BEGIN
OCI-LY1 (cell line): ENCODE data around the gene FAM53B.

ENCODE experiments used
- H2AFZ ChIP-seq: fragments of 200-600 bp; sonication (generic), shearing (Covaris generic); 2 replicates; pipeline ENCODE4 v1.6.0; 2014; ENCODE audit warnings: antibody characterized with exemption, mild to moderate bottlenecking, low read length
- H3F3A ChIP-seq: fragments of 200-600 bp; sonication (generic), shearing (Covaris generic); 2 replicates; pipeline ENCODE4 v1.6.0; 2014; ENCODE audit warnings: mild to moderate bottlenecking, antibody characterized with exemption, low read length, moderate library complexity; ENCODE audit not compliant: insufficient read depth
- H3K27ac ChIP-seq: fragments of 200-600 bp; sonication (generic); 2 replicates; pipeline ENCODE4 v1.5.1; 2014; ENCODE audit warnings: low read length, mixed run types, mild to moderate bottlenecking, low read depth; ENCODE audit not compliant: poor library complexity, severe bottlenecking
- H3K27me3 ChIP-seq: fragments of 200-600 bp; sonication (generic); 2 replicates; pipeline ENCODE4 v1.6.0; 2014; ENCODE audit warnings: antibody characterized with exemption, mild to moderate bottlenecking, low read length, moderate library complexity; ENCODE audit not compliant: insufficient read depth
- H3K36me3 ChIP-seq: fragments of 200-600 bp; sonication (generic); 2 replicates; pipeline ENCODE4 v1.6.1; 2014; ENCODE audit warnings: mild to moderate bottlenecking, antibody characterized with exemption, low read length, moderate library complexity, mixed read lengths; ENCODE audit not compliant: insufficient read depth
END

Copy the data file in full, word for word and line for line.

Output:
OCI-LY1 (cell line): ENCODE data around the gene FAM53B.

ENCODE experiments used
- H2AFZ ChIP-seq: fragments of 200-600 bp; sonication (generic), shearing (Covaris generic); 2 replicates; pipeline ENCODE4 v1.6.0; 2014; ENCODE audit warnings: antibody characterized with exemption, mild to moderate bottlenecking, low read length
- H3F3A ChIP-seq: fragments of 200-600 bp; sonication (generic), shearing (Covaris generic); 2 replicates; pipeline ENCODE4 v1.6.0; 2014; ENCODE audit warnings: mild to moderate bottlenecking, antibody characterized with exemption, low read length, moderate library complexity; ENCODE audit not compliant: insufficient read depth
- H3K27ac ChIP-seq: fragments of 200-600 bp; sonication (generic); 2 replicates; pipeline ENCODE4 v1.5.1; 2014; ENCODE audit warnings: low read length, mixed run types, mild to moderate bottlenecking, low read depth; ENCODE audit not compliant: poor library complexity, severe bottlenecking
- H3K27me3 ChIP-seq: fragments of 200-600 bp; sonication (generic); 2 replicates; pipeline ENCODE4 v1.6.0; 2014; ENCODE audit warnings: antibody characterized with exemption, mild to moderate bottlenecking, low read length, moderate library complexity; ENCODE audit not compliant: insufficient read depth
- H3K36me3 ChIP-seq: fragments of 200-600 bp; sonication (generic); 2 replicates; pipeline ENCODE4 v1.6.1; 2014; ENCODE audit warnings: mild to moderate bottlenecking, antibody characterized with exemption, low read length, moderate library complexity, mixed read lengths; ENCODE audit not compliant: insufficient read depth